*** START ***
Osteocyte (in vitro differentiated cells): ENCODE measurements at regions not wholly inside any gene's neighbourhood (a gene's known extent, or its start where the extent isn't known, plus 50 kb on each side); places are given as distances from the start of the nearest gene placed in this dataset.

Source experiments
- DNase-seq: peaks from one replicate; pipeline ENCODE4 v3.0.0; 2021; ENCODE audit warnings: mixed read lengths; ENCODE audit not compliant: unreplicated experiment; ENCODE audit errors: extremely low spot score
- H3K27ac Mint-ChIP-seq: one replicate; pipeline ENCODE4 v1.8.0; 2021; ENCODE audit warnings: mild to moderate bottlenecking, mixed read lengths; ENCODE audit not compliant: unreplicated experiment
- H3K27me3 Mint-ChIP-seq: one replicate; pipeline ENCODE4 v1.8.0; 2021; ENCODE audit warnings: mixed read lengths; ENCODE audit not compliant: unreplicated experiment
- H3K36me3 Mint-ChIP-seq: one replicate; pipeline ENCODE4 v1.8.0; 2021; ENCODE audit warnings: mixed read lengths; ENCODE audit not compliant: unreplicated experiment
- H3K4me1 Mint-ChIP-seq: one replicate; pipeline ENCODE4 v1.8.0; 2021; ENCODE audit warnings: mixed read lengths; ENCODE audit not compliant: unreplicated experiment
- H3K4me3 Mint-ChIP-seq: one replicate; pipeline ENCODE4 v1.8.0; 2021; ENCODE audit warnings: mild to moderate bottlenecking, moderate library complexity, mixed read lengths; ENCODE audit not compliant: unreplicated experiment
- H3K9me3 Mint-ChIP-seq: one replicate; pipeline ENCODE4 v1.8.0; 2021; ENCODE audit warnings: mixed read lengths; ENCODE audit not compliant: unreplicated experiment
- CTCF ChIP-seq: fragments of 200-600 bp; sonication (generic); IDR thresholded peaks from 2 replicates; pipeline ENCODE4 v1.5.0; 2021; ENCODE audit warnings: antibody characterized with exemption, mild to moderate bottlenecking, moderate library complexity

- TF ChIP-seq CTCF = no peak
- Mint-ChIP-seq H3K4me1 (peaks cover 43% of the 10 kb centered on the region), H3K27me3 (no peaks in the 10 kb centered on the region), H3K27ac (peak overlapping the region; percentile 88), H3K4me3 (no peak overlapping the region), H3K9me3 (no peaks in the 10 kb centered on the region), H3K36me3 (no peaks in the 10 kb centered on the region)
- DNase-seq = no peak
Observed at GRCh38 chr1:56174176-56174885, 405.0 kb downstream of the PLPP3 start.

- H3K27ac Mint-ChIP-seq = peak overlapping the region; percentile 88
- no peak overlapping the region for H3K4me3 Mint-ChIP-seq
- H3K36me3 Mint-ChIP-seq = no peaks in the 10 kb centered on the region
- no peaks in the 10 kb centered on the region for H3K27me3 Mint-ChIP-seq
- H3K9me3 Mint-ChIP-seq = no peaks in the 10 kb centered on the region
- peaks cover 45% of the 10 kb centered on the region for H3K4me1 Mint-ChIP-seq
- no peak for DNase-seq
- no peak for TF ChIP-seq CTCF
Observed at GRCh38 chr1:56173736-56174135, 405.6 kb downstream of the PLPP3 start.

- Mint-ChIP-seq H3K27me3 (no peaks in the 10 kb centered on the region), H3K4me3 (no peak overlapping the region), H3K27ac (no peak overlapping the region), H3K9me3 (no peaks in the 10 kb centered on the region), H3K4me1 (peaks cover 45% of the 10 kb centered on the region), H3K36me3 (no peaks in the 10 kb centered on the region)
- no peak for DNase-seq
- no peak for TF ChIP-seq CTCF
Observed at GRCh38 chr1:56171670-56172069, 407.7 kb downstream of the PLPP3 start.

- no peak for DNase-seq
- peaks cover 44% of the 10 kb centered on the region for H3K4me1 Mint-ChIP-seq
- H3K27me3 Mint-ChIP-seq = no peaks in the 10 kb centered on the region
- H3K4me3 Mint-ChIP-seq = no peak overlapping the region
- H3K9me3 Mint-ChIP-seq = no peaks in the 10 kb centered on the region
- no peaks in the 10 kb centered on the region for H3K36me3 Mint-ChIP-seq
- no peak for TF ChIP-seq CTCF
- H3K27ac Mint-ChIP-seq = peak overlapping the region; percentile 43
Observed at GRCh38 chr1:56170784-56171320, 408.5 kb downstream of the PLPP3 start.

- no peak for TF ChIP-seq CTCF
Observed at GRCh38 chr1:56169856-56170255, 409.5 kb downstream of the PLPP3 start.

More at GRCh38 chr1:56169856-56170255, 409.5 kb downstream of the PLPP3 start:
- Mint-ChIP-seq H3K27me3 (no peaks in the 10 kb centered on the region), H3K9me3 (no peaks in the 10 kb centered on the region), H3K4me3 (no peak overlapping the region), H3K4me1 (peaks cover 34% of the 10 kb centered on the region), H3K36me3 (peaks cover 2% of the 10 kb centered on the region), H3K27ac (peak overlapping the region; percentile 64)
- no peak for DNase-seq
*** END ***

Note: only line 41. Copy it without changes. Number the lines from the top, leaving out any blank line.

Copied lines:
- no peak for DNase-seq